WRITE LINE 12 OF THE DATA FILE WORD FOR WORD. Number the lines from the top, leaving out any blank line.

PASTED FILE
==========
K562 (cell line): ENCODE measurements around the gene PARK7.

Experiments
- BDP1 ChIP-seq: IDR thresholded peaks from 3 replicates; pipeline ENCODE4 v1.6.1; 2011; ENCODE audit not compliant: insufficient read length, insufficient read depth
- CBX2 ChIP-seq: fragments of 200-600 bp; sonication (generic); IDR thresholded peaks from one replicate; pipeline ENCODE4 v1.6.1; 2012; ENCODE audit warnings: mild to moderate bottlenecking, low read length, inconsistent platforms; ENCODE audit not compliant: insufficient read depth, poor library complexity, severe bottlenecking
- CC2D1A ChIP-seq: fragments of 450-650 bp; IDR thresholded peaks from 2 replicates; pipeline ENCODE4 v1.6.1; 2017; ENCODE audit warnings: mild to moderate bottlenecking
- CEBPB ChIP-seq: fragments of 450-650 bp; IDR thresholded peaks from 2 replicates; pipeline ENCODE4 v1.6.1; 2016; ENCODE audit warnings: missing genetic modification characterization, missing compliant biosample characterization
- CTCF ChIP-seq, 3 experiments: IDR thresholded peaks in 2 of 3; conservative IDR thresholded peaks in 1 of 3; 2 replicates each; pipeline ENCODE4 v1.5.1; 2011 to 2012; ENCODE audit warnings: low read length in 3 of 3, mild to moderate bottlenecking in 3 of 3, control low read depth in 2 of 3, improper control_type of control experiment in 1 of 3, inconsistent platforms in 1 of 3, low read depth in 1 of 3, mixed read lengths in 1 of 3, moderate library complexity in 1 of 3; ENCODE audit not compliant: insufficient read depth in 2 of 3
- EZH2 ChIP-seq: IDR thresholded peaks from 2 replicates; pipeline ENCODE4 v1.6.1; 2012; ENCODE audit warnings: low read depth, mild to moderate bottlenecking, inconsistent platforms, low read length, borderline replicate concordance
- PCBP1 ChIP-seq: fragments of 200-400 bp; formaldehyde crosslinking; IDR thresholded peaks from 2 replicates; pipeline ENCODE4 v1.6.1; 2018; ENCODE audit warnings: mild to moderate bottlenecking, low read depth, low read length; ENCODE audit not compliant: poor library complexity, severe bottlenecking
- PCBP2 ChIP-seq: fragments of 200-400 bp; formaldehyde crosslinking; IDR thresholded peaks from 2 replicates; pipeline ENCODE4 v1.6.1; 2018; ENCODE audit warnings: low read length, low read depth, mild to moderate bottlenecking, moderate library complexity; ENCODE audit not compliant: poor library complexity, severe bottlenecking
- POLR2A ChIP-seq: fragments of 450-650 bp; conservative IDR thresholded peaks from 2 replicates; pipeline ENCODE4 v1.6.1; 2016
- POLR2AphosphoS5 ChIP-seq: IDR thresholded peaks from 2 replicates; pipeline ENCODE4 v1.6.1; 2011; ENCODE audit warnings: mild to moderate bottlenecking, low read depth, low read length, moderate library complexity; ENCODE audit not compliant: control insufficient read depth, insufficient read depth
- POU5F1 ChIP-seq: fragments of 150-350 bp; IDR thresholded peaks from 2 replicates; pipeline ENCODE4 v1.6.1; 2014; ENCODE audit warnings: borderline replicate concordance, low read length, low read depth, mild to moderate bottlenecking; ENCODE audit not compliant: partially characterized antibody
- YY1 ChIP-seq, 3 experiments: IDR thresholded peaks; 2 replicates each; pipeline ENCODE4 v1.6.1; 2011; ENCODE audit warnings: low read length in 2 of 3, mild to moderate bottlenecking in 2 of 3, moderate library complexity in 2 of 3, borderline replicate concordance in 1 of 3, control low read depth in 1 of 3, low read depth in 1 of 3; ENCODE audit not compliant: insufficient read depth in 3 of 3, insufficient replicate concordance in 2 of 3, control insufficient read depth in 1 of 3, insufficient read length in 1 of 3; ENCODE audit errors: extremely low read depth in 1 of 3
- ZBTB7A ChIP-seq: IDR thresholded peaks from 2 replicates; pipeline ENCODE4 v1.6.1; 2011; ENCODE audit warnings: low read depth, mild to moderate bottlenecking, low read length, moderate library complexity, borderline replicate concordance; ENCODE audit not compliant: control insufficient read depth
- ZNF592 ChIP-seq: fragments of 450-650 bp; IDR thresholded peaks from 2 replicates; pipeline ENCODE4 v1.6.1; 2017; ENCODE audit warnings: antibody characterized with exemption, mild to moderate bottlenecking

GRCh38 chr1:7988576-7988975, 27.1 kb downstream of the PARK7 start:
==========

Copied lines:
- POLR2AphosphoS5 ChIP-seq: IDR thresholded peaks from 2 replicates; pipeline ENCODE4 v1.6.1; 2011; ENCODE audit warnings: mild to moderate bottlenecking, low read depth, low read length, moderate library complexity; ENCODE audit not compliant: control insufficient read depth, insufficient read depth